Despite desiring a break from the Mosaic law, Paul was influenced by the Old Testament in coming up with the idea of the redemptive power of the crucifixion: “If the blood of goats and bulls and the sprinkling of a heifer’s ashes can sanctify those who are defiled so that their flesh is cleansed, how much more will the blood of Christ, who through the eternal spirit offered himself unblemished to God”. He adds: “According to the Law almost everything is purified by blood, and without the shedding of blood there is no forgiveness”. And in support cites the story of Moses who after proclaiming the commandments to the people, took the blood of calves and sprinkled it on all of them, saying: “This is the blood of the covenant which God has enjoined upon you” (Hebrews 9:13-22).
Thus Paul seems to have looked upon Christ as a sort of Paschal lamb, whose blood saved men from sin just as the blood of the sacrificial lamb celebrated in the Jewish Passover saved the Israelites of Egypt from certain death during Moses’ time. The story is found in Exodus where God, in order to force Pharoah’s hand to free the Children of Israel from their slavery tells Moses to apply the blood of a slaughtered lamb to the doorposts of the Israelite houses, a prelude to what would come to be known as the Passover, when God would go through Egypt, striking down every firstborn of the land dead, but pass over those houses that had been smeared with the blood of the lamb.
Thus you will see that the idea of redemption through the crucifixion has a basis in Old Testament sacrificial ritual where blood formed an essential ingredient for purification from sin, which was familiar to Paul, the orthodox Jew he once was. Had Paul been a Muslim, he would have perhaps seen a similitude between God’s saving Jesus from crucifixion and God’s saving Ishmael from Abraham’s sacrificial knife. In the former case, another was given Christ’s countenance and crucified in his stead while in the latter case a ram was sent to be sacrificed in lieu of Ishmael. If God would not allow Abraham to sacrifice his Son, would He allow Jesus, born of His Spirit, to be sacrificed ? Certainly not! But Paul was no Muslim and still had the Jew in him.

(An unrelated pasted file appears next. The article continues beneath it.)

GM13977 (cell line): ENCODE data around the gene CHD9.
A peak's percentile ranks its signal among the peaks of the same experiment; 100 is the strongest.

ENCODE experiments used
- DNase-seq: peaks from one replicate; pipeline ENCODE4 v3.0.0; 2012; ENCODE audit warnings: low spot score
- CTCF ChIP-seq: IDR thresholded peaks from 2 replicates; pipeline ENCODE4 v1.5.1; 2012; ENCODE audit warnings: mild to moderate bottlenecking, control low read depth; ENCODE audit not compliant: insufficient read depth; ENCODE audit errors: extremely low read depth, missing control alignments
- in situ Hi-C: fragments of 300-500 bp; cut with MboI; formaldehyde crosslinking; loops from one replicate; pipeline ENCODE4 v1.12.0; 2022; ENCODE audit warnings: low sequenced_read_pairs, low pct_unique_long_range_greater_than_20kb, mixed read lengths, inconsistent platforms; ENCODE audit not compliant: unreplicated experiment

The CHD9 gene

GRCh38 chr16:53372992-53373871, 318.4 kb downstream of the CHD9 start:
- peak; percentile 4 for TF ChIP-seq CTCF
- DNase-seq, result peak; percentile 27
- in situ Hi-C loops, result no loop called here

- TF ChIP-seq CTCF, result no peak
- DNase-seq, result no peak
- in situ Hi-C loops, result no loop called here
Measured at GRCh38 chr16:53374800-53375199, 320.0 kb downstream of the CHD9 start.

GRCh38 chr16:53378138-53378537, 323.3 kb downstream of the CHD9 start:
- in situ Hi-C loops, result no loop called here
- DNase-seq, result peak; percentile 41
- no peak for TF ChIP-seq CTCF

So let’s see if Jesus was really crucified. When Jesus was brought before Pilate, the Roman Governor of Judea, to be sentenced to death, he said to the crowd as he was accustomed to release a prisoner they wished on the occasion of the Passover feast: “Which one do you want me to release to you, Jesus Barabbas, or Jesus the Messiah?” And they answered: “Barabbas!” Pilate said to them: “Then what shall I do with Jesus called Messiah?” and they all said: “Let him be crucified!”. When he asked “Why, what evil has he done?”, they only shouted the louder: “Let him be crucified!”. When Pilate saw that he was not succeeding at all, and that a riot was breaking out instead, he took water and washed his hands in the sight of the crowd saying: “I am innocent of this man’s blood. Look to it yourselves”, and all the people replied: “His blood be upon us and upon our children”. And so he released Barabbas to them and handed Jesus over to be crucified (Matthew 27:15-26).